The Democratic Revolution: Struggles for Freedom and Pluralism in the Developing World

Larry Jay Diamond, Author, Carl Gersham, Photographer University Press of America $14.95 (220p) ISBN 978-0-932088-68-0
These 11 essays by civic activists and journalists from Asia, Africa and Latin America show that democracy can be nurtured in what was once called the ``Third World.'' While some of these autobiographical accounts are gripping and others too detailed, all describe courageous efforts to confront power not through politics but through institutions of civil society. Journalist Ray Ekpu of Nigeria recounts how his magazine's muckraking led riot police to occupy their offices. Educator Dette Pascual of the Philippines tells how three women drinking coffee, outraged by the dictator Ferdinand Marcos, conceived a ``school of democracy'' for ordinary citizens. Diamond, senior research fellow at the Hoover Institution, convincingly argues that wealthy countries should aid other such institutional efforts. But the book contains seeds of disagreement among proponents of democracy: Costa Rican activist Xavier Zavala Cuadra damns the ``pro-Communist forces'' in Central America without considering their grievances, while Colombian journalist Maria Jimena Duzan, describing the battle against narco-terrorism, suggests that without socioeconomic reform, democracy cannot reach poor people tempted by demagoguery. (Feb.)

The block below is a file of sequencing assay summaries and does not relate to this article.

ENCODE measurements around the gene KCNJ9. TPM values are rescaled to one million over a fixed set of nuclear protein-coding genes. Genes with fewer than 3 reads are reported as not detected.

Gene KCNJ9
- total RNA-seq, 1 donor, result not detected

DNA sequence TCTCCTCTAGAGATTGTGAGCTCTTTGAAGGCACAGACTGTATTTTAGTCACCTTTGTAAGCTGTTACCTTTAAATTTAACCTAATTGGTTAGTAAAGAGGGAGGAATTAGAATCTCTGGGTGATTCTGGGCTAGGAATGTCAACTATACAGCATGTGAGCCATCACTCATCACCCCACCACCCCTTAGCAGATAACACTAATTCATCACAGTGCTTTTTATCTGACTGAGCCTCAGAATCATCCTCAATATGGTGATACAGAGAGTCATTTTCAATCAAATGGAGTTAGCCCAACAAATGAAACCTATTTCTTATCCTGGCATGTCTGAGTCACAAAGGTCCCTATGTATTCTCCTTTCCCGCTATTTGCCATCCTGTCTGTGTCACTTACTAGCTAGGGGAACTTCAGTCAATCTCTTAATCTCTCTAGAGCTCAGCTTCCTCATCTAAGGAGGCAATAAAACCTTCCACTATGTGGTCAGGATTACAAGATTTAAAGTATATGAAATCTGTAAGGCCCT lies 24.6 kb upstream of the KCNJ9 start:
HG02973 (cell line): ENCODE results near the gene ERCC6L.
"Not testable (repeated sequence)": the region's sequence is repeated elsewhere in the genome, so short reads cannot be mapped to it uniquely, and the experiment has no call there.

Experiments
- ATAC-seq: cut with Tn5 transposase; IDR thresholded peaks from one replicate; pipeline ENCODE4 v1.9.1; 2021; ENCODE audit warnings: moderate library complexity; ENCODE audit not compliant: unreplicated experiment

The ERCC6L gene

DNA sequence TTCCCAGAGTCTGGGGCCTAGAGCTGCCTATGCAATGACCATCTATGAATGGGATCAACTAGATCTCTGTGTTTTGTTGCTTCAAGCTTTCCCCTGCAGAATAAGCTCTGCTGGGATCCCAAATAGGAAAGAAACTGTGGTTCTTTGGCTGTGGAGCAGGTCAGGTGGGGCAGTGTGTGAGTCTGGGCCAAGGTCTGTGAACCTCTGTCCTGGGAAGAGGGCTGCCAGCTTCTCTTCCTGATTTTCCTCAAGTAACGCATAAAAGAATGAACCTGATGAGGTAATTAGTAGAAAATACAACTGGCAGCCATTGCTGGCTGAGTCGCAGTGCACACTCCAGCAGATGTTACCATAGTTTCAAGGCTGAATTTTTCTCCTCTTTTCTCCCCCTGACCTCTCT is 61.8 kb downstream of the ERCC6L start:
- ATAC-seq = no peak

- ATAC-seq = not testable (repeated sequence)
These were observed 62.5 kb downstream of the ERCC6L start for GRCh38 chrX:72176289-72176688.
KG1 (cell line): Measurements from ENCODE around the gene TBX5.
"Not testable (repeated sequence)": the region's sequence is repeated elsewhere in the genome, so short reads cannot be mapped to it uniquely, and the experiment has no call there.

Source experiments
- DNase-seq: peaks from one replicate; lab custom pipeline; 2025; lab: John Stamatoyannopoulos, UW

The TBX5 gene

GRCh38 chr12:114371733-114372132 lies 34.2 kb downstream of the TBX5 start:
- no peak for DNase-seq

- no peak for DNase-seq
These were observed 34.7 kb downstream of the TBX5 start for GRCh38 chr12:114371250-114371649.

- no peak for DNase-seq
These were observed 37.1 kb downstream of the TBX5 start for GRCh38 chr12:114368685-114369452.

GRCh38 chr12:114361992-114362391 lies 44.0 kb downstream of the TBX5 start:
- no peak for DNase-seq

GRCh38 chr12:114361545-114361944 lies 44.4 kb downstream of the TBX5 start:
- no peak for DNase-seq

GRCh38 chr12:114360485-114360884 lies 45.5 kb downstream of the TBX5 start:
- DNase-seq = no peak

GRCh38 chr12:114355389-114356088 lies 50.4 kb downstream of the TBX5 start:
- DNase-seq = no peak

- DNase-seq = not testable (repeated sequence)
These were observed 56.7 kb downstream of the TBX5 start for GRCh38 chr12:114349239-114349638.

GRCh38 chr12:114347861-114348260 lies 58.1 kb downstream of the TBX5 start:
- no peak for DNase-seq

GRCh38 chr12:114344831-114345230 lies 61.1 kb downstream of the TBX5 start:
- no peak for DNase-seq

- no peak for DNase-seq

Reviewed on: 11/04/1991
Release date: 11/01/1991
Genre: Nonfiction
Hardcover - 220 pages - 978-0-932088-69-7
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